The information security risk assessment: identifying threats

One of the core aspects of an information security risk assessment is to identify the threats your organisation faces.

We recommend that you follow the best practices outlined in ISO 27001 when doing this. The international standard provides a framework for developing an ISMS (information security management system) that’s dictated by the results of your risk assessment.

Specifically, ISO 27005 contains in-depth guidance on identifying, assessing, evaluating and treating information security risks.

The Standard is applicable to all organisations, regardless of size or sector, and supports the general concepts outlined in ISO 27001.

How does ISO 27005 work?

It can take quite some time for the risk assessor to try to come up with every possible threat scenario. 

A more detailed assessment of the likelihood and impact of risks must be undertaken during a later stage in the risk assessment process.

At the same time, the likelihood of such a threat occurring also needs to be considered. This is a key consideration, because some threats are so unlikely to occur that risk assessors tend to ignore them – for instance, a natural disaster occurring in an area with stable weather conditions.

Once you have identified the threats, the next step is to identify the corresponding weaknesses (or vulnerabilities) in your organisational systems, resources, processes or policies that could be exploited by the threat.

It is always useful to start off with a list of known threats to information security. ISO 27005 provides a detailed list of threats and vulnerabilities – and we list some of them below, but you can also find them in Vigilant Software’s risk assessment tool vsRisk.

If you are following an asset-based risk assessment, you may want to first identify the assets, and then choose the specific vulnerabilities that apply to them.

What threats might you face?

Threats come in various guises, such as natural disasters, a data leak, computer malfunction or even more severe scenarios, such as a bomb or terrorist attack.

One common threat relates to contractual or regulatory breaches, whether that’s a violation of the terms of contract with a third party (including a security incident that they’re responsible for) or a breach of a regulatory requirements, such as those outlined in the GDPR (General Data Protection Regulation).

Another common category of threats is the improper disclosure of sensitive information – whether that’s password breaches, employee data, customer data or intellectual property.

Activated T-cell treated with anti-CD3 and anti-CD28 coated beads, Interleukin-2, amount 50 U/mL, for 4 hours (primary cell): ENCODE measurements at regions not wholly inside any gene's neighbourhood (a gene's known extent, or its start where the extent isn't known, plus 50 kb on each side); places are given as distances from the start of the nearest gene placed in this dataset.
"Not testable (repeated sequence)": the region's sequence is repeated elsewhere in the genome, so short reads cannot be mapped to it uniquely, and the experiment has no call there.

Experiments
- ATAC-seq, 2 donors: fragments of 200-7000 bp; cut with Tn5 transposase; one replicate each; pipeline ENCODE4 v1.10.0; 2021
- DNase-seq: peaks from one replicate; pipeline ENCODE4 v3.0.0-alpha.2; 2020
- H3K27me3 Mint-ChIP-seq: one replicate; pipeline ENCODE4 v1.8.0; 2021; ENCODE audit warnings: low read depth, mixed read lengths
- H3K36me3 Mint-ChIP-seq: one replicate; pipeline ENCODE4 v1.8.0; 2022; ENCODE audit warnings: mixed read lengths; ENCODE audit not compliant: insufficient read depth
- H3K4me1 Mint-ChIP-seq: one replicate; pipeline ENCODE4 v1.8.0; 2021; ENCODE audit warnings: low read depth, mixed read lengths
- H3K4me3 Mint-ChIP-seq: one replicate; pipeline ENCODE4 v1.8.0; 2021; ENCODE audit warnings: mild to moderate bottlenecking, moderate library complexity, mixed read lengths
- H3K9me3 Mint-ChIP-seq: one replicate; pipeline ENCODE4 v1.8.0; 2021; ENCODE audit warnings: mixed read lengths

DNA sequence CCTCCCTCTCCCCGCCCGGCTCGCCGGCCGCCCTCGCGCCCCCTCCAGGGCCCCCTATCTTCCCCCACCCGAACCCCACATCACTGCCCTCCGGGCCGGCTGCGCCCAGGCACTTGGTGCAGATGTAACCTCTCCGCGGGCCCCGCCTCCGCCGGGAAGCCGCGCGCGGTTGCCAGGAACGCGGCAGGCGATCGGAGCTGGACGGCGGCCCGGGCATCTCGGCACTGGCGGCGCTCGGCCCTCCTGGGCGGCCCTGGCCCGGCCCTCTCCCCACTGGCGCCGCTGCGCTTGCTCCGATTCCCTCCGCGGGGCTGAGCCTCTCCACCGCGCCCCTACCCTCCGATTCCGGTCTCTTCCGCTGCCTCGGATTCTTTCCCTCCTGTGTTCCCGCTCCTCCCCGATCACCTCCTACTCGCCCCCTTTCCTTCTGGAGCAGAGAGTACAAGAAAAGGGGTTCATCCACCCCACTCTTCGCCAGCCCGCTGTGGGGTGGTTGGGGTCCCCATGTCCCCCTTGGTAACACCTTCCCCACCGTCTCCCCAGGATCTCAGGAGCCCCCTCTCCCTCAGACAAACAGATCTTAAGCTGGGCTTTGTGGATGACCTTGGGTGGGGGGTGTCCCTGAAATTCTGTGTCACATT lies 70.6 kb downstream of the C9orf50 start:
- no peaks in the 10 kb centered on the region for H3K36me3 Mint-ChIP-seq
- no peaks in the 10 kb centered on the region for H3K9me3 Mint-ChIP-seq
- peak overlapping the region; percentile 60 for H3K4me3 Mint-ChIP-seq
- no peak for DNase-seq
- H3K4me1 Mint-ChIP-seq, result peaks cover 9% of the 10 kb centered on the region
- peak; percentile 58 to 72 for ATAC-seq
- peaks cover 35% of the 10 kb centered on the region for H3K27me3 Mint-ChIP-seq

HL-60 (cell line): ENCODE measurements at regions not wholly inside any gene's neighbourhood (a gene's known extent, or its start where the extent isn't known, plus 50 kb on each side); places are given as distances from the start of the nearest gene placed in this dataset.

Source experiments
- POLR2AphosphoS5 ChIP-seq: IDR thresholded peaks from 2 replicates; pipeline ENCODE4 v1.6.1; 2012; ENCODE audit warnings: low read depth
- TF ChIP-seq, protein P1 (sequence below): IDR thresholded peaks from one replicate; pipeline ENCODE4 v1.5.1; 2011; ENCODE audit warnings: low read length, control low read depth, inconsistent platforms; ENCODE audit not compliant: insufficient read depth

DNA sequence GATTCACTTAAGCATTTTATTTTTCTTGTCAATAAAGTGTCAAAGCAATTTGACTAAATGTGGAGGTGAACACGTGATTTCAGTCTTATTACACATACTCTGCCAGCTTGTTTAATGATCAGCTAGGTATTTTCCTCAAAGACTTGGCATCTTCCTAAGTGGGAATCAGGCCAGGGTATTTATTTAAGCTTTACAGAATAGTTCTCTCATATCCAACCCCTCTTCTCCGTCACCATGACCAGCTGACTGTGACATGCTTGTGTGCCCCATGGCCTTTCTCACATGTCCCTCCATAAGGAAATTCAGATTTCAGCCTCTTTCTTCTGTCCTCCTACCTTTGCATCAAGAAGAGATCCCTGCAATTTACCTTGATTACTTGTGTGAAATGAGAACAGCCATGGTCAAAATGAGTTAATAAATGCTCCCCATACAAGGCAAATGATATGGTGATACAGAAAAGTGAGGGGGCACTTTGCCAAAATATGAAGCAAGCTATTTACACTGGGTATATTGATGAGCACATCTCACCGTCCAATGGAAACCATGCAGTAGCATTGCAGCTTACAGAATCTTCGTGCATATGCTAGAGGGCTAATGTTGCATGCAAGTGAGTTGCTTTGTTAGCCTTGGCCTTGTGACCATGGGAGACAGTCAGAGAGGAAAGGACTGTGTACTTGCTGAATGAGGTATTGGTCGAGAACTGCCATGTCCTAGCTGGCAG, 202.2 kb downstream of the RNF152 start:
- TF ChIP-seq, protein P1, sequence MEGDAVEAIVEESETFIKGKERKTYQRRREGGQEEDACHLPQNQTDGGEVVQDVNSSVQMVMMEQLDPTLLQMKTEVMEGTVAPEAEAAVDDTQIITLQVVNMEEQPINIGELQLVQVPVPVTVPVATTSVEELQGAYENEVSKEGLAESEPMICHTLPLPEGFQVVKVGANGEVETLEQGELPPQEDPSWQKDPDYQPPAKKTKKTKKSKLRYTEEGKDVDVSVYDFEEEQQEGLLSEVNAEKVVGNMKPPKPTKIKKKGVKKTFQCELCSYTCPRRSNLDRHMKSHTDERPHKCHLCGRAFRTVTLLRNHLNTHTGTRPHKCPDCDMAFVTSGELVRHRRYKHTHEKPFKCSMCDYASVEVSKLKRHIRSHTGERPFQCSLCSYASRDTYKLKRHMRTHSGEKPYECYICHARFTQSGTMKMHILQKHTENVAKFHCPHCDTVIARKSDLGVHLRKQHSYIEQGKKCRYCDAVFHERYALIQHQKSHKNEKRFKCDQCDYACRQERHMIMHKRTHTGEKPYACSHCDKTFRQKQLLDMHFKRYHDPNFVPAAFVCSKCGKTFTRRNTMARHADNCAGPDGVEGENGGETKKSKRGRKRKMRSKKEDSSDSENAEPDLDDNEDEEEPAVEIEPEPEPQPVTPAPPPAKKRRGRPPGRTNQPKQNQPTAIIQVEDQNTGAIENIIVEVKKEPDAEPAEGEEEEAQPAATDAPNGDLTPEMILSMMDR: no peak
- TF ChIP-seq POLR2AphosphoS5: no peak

Similarly, organisations need to be concerned about unauthorised access to their information. This includes access to information systems, networks, physical premises and databases.

It’s not just the threat of information being compromised that you need to worry about, though. You also need to consider the possibility of someone creating fraudulent records or amending existing data to contain incorrect information.

Other threats you may need to address include:

  • Embezzlement
  • Employees going on strike
  • Equipment malfunction
  • Industrial espionage
  • Interruption of business processes
  • Loss of support services
  • Maintenance errors
  • Malicious code
  • Phishing scams
  • Sensitive data being compromised
  • Social engineering
  • Terrorism threat in the immediate vicinity or affecting nearby transport and logistics
  • Theft of equipment
  • Theft of sensitive data

Performing an ISO 27001 risk assessment

Identifying risks and vulnerabilities is just the beginning of your ISO 27001 risk assessment. Next, you need to assess and prioritise each one – and only then can you implement measures to secure them.

This can be a labour-intensive task, but our risk assessment tool vsRisk does the work for you.

This software package provides a simple and fast way to create your risk assessment methodology and deliver repeatable, consistent assessments year after year.

Its asset library assigns organisational roles to each asset group, applying relevant potential threats and risks by default.

Meanwhile, its integrated risk, vulnerability and threat databases eliminate the need to compile a list of risks, and the built-in control sets help you comply with multiple frameworks.

We’re currently offering a free 30-day trial of vsRisk. Simply add the number of licenses you require to your basket and proceed to the checkout.


A version of this blog was originally published on 28 October 2014.

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